When it comes to women and alcoholism, gender plays a distinct role. This is because alcohol affects women differently than it does men. Each gender has some unique characteristics physically, mentally, and emotionally.
This changes the impact that certain environmental factors have on each gender. If you are a women, it is important to assess your risk before drinking alcohol.
According to the National Institute for Alcohol Abuse and Alcoholism(1), one reason that women and alcoholism is a bad combination is due to the way alcohol is processed in the body. When alcohol passes through the digestive tract, it is dispersed in the body’s water.
A greater amount of water in the body results in a greater dilution of the alcohol. Women, however, have less body water per pound than men so the alcohol is more concentrated in their bodies than in men.
This means that a woman who drinks the same amount as a man will have a higher blood alcohol concentration level.
Furthermore, women have less of the enzyme dehydrogenase the breaks down alcohol in the stomach. Not only can this lead to issues with the law but can also cause a woman to be less inhibited and less in control of her body than a man who drinks the same amount.
In addition, this means that a woman’s bodily organs, including her brain, are exposed to more alcohol and therefore she has an increased risk of harmful effects from alcohol. Adding to this, hormone changes during the menstrual cycle can also negatively affect alcohol metabolism.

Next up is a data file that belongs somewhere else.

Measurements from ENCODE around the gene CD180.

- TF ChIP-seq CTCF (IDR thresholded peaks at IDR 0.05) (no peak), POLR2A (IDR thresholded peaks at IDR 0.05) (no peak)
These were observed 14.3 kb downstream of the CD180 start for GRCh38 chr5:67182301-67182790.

Some of the increased health risks for women include:
Are you concerned that you may have a drinking problem? Here is a self-assessment that you can take to help you determine whether or not you should seek help.
If you think that you may have a dependence on alcohol, it is time to seek help from a licensed counselor or psychologist who is experienced with addiction recovery. They will be able to help you assess your level of dependence and choose a treatment plan for recovery.
Alcoholism recovery typically requires a multi-faceted therapy approach that addresses mental and physical aspects of the debilitating disease. Typically a program will consist of three phases(2):
All three of these phases will involve your mind, body, and spirit, and will take commitment on your part.
If you are a women who enjoys an occasional drink, but you do not have a dependence on it, there are some things you can do to minimize your risk.